Simulation of automotive wires
I am writing a bachelor thesis on the topic: "Kinking of unstable components", especially cables and automotive wires. For this purpose, the buckling load of certain cables is to be measured on a testing machine. The buckling load is also to be determined using a simulation in Ansys. The cross-section structure of the cable is identical to the picture in the link:
The cable consists of 19 copper wires that are stranded together and a PVC insulation. For homogeneous bodies, such as a round bar, the buckling force can easily be determined using the modulus of elasticity and the area moment of inertia. In the case of a stranded conductor, however, the situation is different since the individual wires are not permanently connected to one another and can be moved. After the static friction is exceeded, the individual wires begin to slide. It is therefore important to know the internal state of displacement.
The stiffness of a high-voltage line therefore always fluctuates between perfect adhesion and friction-free condition. The maximum stiffness arises with perfect adhesion of the individual wires. The minimum stiffness results from an ideal friction-free observation of the wire contacts. In reality the stiffness of the high-voltage line is between these two Limit values.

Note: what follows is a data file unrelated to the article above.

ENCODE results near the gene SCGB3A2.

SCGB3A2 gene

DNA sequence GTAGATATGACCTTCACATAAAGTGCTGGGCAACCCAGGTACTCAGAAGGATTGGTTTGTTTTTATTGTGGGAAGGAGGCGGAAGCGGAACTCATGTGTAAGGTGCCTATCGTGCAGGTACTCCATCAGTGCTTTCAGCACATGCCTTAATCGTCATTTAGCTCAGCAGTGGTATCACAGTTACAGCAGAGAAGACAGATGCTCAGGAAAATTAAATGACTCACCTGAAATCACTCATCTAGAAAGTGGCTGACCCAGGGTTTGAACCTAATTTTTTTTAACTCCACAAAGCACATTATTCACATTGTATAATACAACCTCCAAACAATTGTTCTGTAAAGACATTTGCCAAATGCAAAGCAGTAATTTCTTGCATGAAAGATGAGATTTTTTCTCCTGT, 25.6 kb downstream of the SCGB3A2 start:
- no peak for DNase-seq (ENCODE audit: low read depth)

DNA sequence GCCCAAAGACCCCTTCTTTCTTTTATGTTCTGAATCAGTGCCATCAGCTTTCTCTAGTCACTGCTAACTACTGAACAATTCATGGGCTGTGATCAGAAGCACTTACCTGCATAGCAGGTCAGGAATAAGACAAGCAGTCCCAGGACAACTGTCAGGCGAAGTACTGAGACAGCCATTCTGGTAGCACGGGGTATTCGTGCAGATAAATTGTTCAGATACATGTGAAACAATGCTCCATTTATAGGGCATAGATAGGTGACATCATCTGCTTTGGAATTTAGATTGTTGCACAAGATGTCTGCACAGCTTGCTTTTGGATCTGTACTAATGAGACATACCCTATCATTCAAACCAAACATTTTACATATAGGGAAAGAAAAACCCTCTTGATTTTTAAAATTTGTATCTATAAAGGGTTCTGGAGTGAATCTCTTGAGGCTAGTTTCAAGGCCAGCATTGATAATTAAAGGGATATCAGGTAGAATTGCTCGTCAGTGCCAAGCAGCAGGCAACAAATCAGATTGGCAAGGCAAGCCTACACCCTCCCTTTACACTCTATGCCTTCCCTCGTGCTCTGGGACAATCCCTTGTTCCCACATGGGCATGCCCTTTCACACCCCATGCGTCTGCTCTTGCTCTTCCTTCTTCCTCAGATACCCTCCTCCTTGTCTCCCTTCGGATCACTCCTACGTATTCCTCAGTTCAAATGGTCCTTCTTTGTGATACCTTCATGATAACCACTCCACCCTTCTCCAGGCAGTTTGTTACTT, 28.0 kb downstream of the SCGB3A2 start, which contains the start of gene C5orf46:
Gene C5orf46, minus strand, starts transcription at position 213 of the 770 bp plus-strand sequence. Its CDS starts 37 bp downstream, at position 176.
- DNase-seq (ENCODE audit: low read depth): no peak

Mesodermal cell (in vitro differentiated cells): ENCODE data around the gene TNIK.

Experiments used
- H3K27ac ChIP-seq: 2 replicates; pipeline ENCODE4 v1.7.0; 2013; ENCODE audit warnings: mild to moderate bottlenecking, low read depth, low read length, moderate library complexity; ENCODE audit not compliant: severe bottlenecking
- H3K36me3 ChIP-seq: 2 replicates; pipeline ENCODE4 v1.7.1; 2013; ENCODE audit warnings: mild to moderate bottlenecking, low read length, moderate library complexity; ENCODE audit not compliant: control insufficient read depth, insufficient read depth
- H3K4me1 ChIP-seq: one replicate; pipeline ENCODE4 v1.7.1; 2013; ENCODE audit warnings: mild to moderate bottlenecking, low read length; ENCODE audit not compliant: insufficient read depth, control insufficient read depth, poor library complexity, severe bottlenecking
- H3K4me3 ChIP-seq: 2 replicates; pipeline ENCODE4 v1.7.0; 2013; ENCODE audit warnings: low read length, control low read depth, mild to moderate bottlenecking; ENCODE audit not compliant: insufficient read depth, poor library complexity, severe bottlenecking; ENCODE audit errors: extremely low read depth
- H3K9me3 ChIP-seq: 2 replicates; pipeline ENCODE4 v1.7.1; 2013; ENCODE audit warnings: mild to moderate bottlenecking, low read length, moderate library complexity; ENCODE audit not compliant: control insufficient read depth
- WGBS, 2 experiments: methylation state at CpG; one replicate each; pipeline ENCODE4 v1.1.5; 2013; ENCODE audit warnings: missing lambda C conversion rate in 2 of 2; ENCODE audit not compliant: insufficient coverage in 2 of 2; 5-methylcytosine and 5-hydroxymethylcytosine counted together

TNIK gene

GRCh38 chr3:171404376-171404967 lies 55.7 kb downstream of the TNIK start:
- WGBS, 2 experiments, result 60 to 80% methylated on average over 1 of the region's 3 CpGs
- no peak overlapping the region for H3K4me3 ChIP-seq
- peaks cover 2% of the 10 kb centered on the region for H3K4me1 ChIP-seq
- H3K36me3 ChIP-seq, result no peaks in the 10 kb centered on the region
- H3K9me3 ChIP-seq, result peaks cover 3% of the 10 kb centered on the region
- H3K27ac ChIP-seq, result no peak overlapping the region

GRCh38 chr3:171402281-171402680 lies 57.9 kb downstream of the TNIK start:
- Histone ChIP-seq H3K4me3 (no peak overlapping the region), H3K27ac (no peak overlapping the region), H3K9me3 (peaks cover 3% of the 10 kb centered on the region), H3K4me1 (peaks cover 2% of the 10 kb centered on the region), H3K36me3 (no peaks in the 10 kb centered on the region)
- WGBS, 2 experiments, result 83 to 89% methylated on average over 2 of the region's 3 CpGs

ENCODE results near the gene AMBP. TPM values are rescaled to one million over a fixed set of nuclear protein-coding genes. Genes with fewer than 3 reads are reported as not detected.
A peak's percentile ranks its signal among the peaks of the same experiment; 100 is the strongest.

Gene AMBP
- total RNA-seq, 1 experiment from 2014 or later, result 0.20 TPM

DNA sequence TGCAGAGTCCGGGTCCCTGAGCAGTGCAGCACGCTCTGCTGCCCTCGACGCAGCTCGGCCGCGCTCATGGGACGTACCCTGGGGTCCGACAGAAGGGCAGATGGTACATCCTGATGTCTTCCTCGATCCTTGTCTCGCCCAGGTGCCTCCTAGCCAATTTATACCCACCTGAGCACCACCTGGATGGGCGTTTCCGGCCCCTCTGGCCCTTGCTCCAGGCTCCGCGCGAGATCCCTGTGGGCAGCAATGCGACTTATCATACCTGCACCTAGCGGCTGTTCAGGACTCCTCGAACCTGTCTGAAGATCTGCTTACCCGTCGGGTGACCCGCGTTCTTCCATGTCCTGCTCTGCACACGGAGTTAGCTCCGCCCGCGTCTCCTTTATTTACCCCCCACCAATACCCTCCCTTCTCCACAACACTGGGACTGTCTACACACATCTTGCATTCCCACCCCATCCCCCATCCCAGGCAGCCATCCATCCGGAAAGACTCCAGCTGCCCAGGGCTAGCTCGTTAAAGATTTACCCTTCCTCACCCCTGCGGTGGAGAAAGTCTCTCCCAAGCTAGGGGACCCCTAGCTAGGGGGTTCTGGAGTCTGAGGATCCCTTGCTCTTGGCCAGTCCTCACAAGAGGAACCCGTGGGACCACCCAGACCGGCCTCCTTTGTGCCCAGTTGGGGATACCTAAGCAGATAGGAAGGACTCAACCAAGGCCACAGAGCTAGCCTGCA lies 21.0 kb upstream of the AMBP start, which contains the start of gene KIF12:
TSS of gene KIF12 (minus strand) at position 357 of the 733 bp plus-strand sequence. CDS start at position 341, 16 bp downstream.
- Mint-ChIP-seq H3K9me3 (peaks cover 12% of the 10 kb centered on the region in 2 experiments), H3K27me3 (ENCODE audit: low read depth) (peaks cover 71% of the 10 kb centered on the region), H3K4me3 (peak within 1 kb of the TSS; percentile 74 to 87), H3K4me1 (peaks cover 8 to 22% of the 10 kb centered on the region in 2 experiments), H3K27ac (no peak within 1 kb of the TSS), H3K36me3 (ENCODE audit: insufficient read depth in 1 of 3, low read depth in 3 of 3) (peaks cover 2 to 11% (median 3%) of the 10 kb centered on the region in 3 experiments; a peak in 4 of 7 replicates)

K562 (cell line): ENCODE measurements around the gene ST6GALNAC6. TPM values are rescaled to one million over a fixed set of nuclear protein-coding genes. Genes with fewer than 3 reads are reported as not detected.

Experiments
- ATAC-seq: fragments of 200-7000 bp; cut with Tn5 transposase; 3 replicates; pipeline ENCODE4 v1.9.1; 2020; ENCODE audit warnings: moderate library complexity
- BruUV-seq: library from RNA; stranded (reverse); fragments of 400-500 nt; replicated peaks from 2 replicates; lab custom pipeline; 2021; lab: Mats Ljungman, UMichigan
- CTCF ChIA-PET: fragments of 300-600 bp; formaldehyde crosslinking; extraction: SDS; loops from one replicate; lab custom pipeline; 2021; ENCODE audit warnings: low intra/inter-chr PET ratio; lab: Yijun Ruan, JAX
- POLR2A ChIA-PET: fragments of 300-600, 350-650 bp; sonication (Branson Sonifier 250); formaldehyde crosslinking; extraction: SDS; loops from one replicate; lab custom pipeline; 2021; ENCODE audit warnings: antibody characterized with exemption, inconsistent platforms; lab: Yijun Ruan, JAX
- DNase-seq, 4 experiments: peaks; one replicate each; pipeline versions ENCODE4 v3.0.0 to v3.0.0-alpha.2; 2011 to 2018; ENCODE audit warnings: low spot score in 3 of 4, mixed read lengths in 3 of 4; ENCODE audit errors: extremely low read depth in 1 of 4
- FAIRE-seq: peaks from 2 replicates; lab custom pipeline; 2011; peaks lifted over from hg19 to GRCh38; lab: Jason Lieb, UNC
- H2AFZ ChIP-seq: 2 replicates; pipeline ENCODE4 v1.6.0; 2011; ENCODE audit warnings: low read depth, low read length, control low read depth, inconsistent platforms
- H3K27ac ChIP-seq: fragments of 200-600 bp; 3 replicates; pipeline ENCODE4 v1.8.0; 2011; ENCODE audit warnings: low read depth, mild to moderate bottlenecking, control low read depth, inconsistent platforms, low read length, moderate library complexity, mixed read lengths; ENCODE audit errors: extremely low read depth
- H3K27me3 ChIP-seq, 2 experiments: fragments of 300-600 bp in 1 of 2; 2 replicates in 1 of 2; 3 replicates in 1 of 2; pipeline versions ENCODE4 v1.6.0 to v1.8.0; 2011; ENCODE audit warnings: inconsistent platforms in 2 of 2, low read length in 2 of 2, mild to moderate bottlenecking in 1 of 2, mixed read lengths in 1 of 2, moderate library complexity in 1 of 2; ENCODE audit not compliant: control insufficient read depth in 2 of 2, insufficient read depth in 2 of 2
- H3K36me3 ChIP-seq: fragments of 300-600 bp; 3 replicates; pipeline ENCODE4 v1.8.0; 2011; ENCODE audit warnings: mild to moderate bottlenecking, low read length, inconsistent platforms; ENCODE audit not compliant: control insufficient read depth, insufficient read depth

If I set all contacts to “Bonded” or “No Separation”, my simulation works quite well so far. "Bonded" corresponds to the maximum stiffness and "No Separation" to the minimum stiffness, i.e. the limit values mentioned above.
I am currently working on the non-linear contact type “Frictional”, to implement the influence of stranding and friction to the simulation. I have the following problem. As can be seen in the pictures, the individual wires move into one another or they penetrate one another. Isolation is also penetrated, which does not correspond to reality. How can I prevent this?
The penetration tolerance is set to 0.001 mm. The simulation is carried out in the "static mechanical analysis", the "eigenvalue buckling analysis" is linked to this. One side of the cable is anchored on the surfaces of the 19 wires and insulation with the "fixed bearing". A force acts on the opposite side of the cable, also on the 19 wire surfaces and insulation. An “external shift” also acts here, preventing the cable from breaking out in the Z and X directions. The deformation in the Y-direction is "free". This structure is intended to simulate Euler's 4th case.
I've already tried to combine contact types "Frictional" and "No separation". The problem with frictional is that the wires lift up too much from each other. In reality, this is prevented by isolation. The idea was that “no separation” would not allow the wires to lift up from one another and that the influence of friction could be observed through “frictional” when the wires slide against each other. However, the result here was the same as if I had set all contacts to "No separation".